These two amulets from Sirkap are the earliest archaeological evidence of the swastika in an ornament.
A one of a kind piece of jewellery from Taxila, this segment with fishes in a row might have been a part of a longer girdle.
It comprises three horizontal rows of four fishes made of thin sheet of gold stamped with a design of fish scales. Holes are pierced in their mouth and tails for the cords to pass through.
The jewels of Sirkap are Indo-Greek in design and workmanship but manifest elements of indigenous idioms.
This elaborately decorated gold necklace from Sirkap, consists of eleven pendants with ten spacer beads and one terminal. The eleven pendents are of two types. The design of one type of pendant consists of an oval cabochon crystal set within a beaded surround enclosed by two repoussé worked dolphins face-to-face. From the tails of these dolphins hang three plaited chains ending in flat gold disks. At the top is attached a spherical bead the surface fully decorated with micro-granules.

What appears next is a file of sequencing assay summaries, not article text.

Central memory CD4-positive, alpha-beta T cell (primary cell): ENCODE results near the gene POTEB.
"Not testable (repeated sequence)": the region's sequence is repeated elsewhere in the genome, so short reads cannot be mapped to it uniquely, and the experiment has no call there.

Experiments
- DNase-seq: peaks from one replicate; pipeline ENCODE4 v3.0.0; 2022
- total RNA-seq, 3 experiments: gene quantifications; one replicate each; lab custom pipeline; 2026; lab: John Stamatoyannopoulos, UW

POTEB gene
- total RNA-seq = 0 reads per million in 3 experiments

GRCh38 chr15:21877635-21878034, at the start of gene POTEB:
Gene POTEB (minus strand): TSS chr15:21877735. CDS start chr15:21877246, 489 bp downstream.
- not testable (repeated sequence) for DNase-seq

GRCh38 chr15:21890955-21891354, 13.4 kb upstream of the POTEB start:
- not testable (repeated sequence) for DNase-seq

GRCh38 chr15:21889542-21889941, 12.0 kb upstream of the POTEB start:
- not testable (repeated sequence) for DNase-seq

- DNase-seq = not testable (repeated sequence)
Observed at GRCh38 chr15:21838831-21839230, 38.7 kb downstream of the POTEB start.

The spacer beads between each pendant are of openwork design of circles inlaid with white feldspar and studded with granules. The terminal is in the form of an animal face inlaid with feldspar and black agate outlined with granulated beading.
While the necklace was strung through the beads, there is also a series of gold tubes at the back for another cord to pass through.
This necklace (har) from Rajasthan is composed of nine square plaques, each with a painting depicting an avatar or incarnation of Vishnu and other stories from Bhagavata Purana. The paintings are set into gold frames surrounded with bunches of gold beads. Each plaque is fitted with five loops in the form of flower and strung on a plain red and gold cord.
Such necklaces with Puranic imagery acted as portable manuscripts for pilgrims and others.
This exquisite necklace of gold (kanthla), from Udaipur, Rajasthan centers on a rectangular pendant which is flanked by two fan-shaped pendants. These are interspersed with decorated beads set with gems and pearls. The pendants are strung on thick gold cord and attached to a three row gold chain at the back.